Despite Petitioner's arguments, the undersigned recommends concluding that Petitioner is not entitled to equitable tolling. As noted above, "[a] petitioner is entitled to equitable tolling only if he shows (1) that he has been pursuing his rights diligently, and (2) that some extraordinary circumstance stood in his way and prevented timely filing." Holland, 560 at 649 (citing Pace , 544 U.S. at 418) (internal quotation marks omitted). Petitioner bears the burden of showing that he is entitled to equitable tolling. Pace , 544 U.S. at 418.

Petitioner has not established that he is entitled to equitable tolling; he has not shown that he was diligent in pursuing his rights or that some extraordinary circumstance stood in his way, preventing him from timely filing his habeas petition. See Harris v. Hutchinson , 209 F.3d 325, 330 (4th Cir. 2000) ("Harris argues that equitable considerations justify tolling in his case because the missed deadline was the result of an innocent misreading of the statutory provision by his counsel. While we agree that the mistake by Harris' counsel appears to have been innocent, we cannot say that the lawyer's mistake in interpreting a statutory provision constitutes that extraordinary circumstance' external to Harris that would justify equitable tolling."); United States v. Sosa , 364 F.3d 507, 512 (4th Cir. 2004) ("[E]ven in the case of an unrepresented prisoner, ignorance of the law is not a basis for equitable tolling."); Bogan v. South Carolina , 204 F.App'x 160, 160-61 (4th Cir. 2006) ("Recourse to equitable tolling must be guarded and infrequent. Consequently, equitable tolling is appropriate only when the government's wrongful conduct prevents a petitioner from filing a timely petition or when extraordinary circumstances beyond the petitioner's control make timely filing impossible."); see also Parmaei v. Jackson , 378 F.App'x 331, 332 (4th Cir. 2010) ("[W]e conclude that equity should operate to allow [the petitioner] to pursue on § 2254 those claims that, but for the clerk's docketing failure, would have been timely before the district court.").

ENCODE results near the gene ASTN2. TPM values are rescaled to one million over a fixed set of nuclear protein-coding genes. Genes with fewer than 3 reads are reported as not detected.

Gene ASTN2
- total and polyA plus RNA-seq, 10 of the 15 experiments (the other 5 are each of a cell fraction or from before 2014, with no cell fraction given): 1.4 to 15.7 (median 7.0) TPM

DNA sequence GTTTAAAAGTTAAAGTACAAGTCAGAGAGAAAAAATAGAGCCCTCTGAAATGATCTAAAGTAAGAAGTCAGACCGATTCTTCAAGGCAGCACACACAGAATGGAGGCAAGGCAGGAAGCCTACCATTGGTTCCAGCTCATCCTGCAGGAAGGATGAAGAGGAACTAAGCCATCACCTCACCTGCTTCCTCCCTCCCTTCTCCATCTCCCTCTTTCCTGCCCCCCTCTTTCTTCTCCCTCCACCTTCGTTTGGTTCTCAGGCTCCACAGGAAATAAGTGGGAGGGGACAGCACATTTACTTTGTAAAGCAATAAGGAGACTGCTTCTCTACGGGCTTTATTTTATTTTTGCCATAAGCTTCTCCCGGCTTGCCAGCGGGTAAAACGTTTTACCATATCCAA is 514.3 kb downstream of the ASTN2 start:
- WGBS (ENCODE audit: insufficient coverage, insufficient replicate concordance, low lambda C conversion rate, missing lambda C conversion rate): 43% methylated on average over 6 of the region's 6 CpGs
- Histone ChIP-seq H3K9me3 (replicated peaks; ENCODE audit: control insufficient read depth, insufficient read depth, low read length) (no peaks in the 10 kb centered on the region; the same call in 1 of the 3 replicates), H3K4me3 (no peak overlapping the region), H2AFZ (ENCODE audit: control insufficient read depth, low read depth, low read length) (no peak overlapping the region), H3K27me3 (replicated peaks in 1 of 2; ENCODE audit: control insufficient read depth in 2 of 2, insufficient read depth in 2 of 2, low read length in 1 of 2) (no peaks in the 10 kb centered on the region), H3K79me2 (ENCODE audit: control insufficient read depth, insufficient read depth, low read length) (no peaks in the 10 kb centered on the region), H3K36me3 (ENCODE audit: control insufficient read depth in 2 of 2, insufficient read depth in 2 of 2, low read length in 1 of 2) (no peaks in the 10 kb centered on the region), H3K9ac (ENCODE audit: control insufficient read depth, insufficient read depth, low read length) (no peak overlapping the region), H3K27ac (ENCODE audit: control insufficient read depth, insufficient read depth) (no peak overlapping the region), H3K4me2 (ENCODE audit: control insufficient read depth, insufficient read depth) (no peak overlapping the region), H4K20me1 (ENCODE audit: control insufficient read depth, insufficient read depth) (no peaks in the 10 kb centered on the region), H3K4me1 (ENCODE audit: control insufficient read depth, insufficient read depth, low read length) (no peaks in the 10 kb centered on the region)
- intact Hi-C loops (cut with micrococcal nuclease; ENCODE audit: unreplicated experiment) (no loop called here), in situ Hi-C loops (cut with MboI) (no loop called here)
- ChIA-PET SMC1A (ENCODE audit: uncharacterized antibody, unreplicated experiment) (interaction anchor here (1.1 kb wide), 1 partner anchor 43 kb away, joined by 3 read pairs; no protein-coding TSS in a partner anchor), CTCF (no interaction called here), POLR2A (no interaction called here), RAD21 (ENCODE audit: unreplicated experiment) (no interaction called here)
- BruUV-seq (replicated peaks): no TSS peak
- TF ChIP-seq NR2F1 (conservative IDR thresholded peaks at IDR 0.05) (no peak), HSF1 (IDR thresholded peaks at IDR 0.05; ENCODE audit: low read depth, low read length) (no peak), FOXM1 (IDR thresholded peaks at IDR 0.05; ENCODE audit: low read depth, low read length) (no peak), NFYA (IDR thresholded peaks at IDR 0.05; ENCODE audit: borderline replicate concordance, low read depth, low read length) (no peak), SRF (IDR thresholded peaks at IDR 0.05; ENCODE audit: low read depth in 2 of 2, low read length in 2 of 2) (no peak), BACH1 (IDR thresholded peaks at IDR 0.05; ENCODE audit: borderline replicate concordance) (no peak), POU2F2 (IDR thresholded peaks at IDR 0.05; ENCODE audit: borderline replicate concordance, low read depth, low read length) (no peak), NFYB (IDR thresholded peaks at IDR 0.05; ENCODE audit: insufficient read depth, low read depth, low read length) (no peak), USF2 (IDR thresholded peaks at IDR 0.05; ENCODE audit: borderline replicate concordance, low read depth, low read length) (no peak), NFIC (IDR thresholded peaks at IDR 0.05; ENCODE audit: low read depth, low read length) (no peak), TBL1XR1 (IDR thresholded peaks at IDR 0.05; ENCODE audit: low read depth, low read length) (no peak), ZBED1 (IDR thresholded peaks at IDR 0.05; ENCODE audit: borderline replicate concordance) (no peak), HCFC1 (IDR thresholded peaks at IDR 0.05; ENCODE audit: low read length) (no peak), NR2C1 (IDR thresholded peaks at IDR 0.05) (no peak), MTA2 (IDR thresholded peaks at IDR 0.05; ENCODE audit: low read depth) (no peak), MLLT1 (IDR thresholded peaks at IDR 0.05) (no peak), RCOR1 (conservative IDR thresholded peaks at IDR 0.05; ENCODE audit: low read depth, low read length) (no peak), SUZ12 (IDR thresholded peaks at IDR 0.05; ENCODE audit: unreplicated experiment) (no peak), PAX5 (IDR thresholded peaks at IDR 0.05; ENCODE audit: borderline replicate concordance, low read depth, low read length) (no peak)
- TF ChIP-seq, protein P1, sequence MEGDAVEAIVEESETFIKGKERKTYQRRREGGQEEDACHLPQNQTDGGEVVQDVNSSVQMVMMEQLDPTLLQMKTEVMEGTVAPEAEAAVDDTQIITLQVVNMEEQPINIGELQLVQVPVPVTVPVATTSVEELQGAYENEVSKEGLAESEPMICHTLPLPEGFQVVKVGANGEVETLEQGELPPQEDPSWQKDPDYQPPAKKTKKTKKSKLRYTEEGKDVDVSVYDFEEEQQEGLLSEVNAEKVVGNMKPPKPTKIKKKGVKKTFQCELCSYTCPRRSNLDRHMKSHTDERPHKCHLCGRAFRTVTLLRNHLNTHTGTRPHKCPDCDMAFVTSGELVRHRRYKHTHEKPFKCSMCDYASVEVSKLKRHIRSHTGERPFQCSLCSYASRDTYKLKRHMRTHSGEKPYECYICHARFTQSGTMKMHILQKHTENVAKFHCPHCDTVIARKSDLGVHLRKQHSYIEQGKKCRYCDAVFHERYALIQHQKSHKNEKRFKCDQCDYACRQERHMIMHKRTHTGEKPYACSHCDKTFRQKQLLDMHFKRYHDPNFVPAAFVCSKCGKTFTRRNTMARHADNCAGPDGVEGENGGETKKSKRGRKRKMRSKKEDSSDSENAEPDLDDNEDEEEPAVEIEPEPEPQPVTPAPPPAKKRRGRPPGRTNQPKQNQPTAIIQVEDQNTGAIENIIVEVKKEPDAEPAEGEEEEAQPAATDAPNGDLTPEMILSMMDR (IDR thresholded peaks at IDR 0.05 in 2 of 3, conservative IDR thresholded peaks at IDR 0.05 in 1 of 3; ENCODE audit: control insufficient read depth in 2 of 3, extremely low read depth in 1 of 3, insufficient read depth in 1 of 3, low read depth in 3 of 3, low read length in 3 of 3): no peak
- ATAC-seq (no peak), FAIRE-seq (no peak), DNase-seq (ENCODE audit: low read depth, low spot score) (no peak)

Although Petitioner argues he should be entitled to more time because he did not file a direct appeal, Petitioner did not raise a claim of ineffective assistance of counsel for failure to file a direct appeal in his PCR proceeding. (See R. at 80-117.) Furthermore, the fact that Petitioner did not have a direct appeal does not constitute an "extraordinary circumstance [that] stood in his way and prevented timely filing." Holland, 560 at 649; see also Stark v. Helling, 82 F.App'x 542, 543 (9th Cir. 2003) (rejecting the petitioner's argument that he was entitled to equitable tolling because trial counsel failed to file a notice of appeal); Herrera v. Hall, Civ. A. No. 5:12-HC-2236FL, 2013 WL 5979763, at *3-4 (E.D. N.C. Nov. 12, 2013) (finding the petitioner had not demonstrated he was entitled to equitable tolling where "petitioner states that his counsel failed to appeal his re-sentencing, but does not provide any facts to explain how his failure to file a notice of appeal prevented him from complying with the one year statute of limitation for his § 2254 petition"). Because Petitioner's § 2254 petition is untimely, and Petitioner has not established that he is entitled to equitable tolling, the undersigned recommends granting Respondent's Motion for Summary Judgment. (Dkt. No. 16.)

CONCLUSION

It is therefore RECOMMENDED, for the foregoing reasons, that Respondent's Motion for Summary Judgment (Dkt. No. 16) be GRANTED; and the Petitioner's habeas petition be DISMISSED WITH PREJUDICE. The undersigned further RECOMMENDS that a certificate of appealability be DENIED.[4]

IT IS SO RECOMMENDED.